In the archives of the “militant mothers”

In the special collections archive of Harvard’s eduction library. The librarians here are going out of their way to be helpful, but agonize over each piece of material drawn for us to look at.

Brad and I are going through the archives of Peggy Charren, a activist whose Action for Children’s Television was in large part responsible for drawing attention to the overwhelming commercialism of kids’ TV in the early 1970s. Their work helped draw a landmark 1974 FCC ruling admonishing the TV networks to broadcast more educational programming, and impose new rules limiting how advertisements and sponsorships could be used.

A breakthrough at the time, but even then the FCC simply provided the networks with broad guidelines, and left it up to them to self-regulate. ACT sued, saying broadcasters and the FCC chair had hatched the self-regulation scheme behind closed doors, but the courts upheld the ruling.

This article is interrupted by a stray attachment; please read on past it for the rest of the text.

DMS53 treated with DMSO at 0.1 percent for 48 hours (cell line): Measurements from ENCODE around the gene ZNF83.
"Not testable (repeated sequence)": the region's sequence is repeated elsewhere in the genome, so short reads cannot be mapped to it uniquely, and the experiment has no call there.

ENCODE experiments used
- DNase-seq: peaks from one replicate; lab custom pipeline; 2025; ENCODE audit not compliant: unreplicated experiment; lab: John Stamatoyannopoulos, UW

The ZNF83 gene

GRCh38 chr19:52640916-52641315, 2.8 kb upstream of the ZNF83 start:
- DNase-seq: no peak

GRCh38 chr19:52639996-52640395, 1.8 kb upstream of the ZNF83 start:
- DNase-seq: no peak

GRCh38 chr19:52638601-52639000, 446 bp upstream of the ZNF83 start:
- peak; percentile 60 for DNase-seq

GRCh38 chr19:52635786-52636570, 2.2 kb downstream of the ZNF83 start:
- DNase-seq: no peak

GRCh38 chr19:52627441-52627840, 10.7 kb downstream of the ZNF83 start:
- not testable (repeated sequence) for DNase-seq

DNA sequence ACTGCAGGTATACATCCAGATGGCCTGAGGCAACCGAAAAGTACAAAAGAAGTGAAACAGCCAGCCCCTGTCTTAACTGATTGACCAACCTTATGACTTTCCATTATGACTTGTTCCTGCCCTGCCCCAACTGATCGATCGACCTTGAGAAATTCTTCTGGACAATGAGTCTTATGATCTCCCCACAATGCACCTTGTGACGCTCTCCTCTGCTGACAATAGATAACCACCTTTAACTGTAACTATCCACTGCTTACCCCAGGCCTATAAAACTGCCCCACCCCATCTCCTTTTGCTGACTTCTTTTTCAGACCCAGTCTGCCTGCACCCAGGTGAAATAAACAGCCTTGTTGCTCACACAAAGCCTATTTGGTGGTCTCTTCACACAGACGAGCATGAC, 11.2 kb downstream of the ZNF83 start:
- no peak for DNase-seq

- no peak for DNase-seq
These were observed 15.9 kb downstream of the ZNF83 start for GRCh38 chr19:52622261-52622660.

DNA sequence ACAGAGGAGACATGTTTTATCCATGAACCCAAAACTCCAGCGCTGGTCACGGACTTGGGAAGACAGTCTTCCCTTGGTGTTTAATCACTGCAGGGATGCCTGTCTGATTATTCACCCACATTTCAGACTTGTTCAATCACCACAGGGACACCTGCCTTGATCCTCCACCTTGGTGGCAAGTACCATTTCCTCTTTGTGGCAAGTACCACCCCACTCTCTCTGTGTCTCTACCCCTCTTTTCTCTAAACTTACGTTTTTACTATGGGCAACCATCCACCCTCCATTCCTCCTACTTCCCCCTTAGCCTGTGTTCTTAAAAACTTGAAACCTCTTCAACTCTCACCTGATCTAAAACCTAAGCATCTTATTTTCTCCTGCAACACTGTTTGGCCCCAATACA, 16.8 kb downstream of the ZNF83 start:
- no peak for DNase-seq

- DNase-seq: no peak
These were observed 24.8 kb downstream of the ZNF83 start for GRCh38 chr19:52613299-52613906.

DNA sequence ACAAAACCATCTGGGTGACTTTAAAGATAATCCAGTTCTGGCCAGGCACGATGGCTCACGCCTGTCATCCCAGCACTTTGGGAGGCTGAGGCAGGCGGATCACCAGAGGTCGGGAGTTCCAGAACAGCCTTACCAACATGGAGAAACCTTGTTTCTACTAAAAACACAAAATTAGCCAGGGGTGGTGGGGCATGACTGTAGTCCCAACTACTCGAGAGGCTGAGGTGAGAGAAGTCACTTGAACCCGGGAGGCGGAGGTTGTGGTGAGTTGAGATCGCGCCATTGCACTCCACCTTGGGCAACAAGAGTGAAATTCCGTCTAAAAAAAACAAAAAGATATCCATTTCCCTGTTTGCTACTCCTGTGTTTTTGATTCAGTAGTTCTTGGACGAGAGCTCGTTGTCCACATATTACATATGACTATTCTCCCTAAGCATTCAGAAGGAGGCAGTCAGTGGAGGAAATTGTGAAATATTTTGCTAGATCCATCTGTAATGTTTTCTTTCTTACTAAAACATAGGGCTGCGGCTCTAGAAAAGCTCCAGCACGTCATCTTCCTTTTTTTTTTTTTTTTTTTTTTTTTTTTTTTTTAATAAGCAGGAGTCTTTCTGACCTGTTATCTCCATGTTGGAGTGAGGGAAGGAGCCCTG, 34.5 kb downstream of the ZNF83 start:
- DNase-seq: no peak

Four years later, the FCC revisited the issue at ACT’s request, and found that the advertising guidelines were being largely upheld, but that networks were widely ignoring the programming guidelines. Another few years of skirmishing ensued, once the Reagan administration came in, deregulation was the watchword of the day, and kids’ network TV shows became far more explicitly tied to toy and product sales.

I have mixed feelings about Charren’s work. She and her group initially aimed at violence, and were in part responsible for the disappearance of early anime from the U.S. airwaves (though the focus on violence extended far beyond ACT’s work). But they quickly refocused their attention on commercialism, after closely studying the Hasbro-owned Romper Room and finding it was essentially one long commercial for Romper Room products.

They turned their attention then to combating the insane commercialism of children’s TV, and the near-total dedication to treating those shows as empty vehicles to sell products. The group’s goals were extreme by today’s standards (and even those of the day): to eliminate commercial messages from childrens’ TV.

But I can understand. She must be horrified today, when so much even of the clothes that people (especially kids) wear and crave are emblazoned with brand names. Commercialism has crept so far into our lives that the debates of 1973 seem quaint.